One main feature of the preferred combination in accordance with the invention relates to the arrangement for anchoring the implant to retain it against mechanically applied forces and against any bodily rejection mechanisms which may be operative. For this purpose the anchoring portion of the implant is made permeable to tissue growth and is implanted -below the stratum germanativum so that, after implanting, tissue intergrowth locks the implant positively in position. Preferably, the tissue-pervious anchoring portion ex tends into the subcutaneous tissue, but is also located partly in the corium. To further facilitate anchoring, tissue-impervious processes are preferably provided on the portion of the implant which is to be located in the stratum germanativum and in the immediately overlying epidermal layers beneath the stratum corneum. These tissue-impervious processes provide a substantial degree of bonding of the implant to the epidermal layers but do not cause a positive locking and trapping of the skin cells, which instead are capable of disengaging themselves from the tissue-impervious processes and of participating in the necessary slow migration of cells to the outer surface of the skin.

In one preferred embodiment of the invention the implant is generally hairlike in form having an outer portion simulating the appearance of human hair, a substantially conical percutaneous portion formed around the axis of the hairlike member, and a tissue-pervious portion below the percutaneous portion at a distance sufi'icient to extend into the corium and subcutaneous tissue, in addition, in the preferred embodiment, tissue-impervious processes are situated to infiltrate the lower epidermal regions. Such individual generally hairlike implants'may be inserted by any of a number of known means and methods, for example for means of a known split-injection needles or the like, of by placing a number of implants in a row in a surgically produced slit in the skin which is subsequently sutured and allowed to heal.

In another species of the invention, the percutaneous portion of the implant is of much larger scale so as to receive and hold a large number of external hair-simulating filamentary members, and may be inserted into the scalp after first surgically removing a corresponding portion of the scalp skin.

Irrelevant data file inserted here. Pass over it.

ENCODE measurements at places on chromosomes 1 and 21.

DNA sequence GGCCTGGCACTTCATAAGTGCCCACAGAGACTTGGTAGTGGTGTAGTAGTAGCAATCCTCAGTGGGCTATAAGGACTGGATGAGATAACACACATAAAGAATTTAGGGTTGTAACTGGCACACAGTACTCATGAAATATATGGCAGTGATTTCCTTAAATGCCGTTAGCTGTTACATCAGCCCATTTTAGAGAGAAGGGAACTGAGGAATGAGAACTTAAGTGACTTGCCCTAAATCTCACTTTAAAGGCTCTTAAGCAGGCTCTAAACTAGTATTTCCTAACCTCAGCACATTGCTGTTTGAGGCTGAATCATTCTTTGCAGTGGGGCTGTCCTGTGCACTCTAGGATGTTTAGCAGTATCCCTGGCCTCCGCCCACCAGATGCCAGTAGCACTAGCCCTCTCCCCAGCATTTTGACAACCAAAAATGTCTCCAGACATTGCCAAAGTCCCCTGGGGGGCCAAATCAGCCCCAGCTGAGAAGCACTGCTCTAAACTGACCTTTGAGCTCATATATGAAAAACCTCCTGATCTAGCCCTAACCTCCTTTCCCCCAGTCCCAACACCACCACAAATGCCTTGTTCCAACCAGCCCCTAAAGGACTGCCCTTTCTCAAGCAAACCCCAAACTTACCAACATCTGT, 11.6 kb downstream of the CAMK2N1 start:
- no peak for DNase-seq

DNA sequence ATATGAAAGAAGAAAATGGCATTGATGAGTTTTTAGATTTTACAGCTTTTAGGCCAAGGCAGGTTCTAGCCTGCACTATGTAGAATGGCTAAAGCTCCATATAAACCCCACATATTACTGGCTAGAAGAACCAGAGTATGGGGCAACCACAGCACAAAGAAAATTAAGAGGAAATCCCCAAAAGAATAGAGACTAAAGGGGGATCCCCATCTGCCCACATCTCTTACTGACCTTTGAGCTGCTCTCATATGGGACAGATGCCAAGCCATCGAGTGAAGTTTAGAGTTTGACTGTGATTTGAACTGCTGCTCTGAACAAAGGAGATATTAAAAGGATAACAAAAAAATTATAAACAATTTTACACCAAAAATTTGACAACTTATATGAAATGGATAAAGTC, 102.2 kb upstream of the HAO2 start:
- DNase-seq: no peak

In either case the expanding percutaneous portion is preferably positioned to extend above the surface of the skin sufficiently to prevent overgrowth by surrounding skin tissue, for example by a distance of about 10 to 20 mils.

As further more specific features of certain preferred embodiments of the invention, the anchoring portions of the implant may comprise a tissue-pervious structures in the form of microvelours, microporous polymers, reticulated foam polymers or hydrated hydrogels. In the first three of these anchoring structures, the growing tissue is readily capable of growing through the interstices in the structure and thereby encompassing and locking the structure in place. In the case of the hydrogel, the molecular structure of the material is such as to permit ingrowth and intergrowth by the surrounding living tissue so that a similar type of locking bond is obtained. The

small, generally hairlike implants described above are preferably inserted between, rather than in, hair follicles in the skin to obtain maximum benefits of the invention in preventing infection and rejection.

In the case of the large-scale implant, there is preferably also employed a skirtlike tissue-pervious member secured to the periphery of the implant in a position to be placed in the surrounding corium. Such a skirt provides additional permanency of retention, particularly in the case of such largescale implants.

The method and structure of the invention are also useful when applied to the skin of animals, as distinguished from humans.

BIRIEF DESCRIPTION OF DRAWINGS These and other objects and features of the invention will be more r. .adily understood from a considerationof the following detailed description, taken with the accompanying drawings, in which: